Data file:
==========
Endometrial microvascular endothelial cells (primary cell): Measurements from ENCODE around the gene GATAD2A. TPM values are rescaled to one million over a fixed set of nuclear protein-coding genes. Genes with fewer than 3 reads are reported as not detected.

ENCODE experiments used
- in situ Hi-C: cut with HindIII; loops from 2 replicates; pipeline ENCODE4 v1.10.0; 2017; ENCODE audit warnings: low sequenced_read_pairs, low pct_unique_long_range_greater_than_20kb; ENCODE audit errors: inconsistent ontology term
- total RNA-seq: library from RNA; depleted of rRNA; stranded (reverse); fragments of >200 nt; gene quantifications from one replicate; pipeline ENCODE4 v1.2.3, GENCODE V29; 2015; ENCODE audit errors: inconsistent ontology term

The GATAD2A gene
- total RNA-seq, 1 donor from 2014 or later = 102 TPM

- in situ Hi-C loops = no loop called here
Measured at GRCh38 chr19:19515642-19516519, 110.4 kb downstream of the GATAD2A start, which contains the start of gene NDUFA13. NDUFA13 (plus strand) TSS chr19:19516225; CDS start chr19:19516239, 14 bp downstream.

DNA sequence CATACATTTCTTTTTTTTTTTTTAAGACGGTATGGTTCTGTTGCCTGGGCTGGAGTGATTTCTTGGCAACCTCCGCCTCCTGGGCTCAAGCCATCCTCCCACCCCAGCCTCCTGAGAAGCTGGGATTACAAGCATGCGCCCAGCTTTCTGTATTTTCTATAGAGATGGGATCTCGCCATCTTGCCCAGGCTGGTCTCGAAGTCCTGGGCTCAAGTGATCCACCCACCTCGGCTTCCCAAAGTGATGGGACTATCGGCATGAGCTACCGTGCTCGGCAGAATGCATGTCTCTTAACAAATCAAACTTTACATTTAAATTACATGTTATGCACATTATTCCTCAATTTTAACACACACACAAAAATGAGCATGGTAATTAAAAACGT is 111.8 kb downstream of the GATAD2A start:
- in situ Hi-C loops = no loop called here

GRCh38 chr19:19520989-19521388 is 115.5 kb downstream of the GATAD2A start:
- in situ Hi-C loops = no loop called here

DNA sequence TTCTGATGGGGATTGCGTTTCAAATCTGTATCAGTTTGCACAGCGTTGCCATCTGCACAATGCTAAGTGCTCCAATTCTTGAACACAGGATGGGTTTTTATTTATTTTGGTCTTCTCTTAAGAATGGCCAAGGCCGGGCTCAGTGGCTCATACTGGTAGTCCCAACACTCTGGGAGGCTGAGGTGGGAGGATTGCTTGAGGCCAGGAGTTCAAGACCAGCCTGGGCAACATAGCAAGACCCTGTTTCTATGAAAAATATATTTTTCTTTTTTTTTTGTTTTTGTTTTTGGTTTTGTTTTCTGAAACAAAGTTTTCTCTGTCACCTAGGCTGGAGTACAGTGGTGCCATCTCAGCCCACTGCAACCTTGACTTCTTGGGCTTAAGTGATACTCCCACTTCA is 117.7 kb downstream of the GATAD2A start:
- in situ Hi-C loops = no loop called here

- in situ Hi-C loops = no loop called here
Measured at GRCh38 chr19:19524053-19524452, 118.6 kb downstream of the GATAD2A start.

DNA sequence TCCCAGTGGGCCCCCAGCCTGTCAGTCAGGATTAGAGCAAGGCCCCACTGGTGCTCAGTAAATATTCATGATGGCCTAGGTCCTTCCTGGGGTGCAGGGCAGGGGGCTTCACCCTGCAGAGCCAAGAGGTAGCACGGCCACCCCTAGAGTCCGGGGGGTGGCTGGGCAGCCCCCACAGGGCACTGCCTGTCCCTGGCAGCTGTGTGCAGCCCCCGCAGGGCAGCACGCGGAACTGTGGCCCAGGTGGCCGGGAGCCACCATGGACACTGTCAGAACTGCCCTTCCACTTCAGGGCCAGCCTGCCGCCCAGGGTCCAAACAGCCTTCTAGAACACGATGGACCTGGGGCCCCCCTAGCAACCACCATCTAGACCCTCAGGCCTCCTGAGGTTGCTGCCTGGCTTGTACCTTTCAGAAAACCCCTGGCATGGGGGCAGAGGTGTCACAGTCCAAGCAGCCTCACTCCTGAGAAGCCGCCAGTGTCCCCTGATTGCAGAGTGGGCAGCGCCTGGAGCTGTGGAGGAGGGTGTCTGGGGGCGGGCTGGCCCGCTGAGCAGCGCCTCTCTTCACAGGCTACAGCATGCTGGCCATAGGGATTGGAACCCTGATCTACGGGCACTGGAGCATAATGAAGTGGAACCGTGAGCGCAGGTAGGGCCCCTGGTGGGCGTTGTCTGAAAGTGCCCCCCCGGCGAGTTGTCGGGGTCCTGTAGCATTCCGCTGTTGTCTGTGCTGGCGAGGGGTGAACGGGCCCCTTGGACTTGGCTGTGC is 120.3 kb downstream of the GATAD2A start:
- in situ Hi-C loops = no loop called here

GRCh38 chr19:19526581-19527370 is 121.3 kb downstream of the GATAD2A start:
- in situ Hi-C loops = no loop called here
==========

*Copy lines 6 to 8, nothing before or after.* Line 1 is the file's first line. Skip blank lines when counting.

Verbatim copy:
- total RNA-seq, 1 donor from 2014 or later = 102 TPM

- in situ Hi-C loops = no loop called here
Measured at GRCh38 chr19:19515642-19516519, 110.4 kb downstream of the GATAD2A start, which contains the start of gene NDUFA13. NDUFA13 (plus strand) TSS chr19:19516225; CDS start chr19:19516239, 14 bp downstream.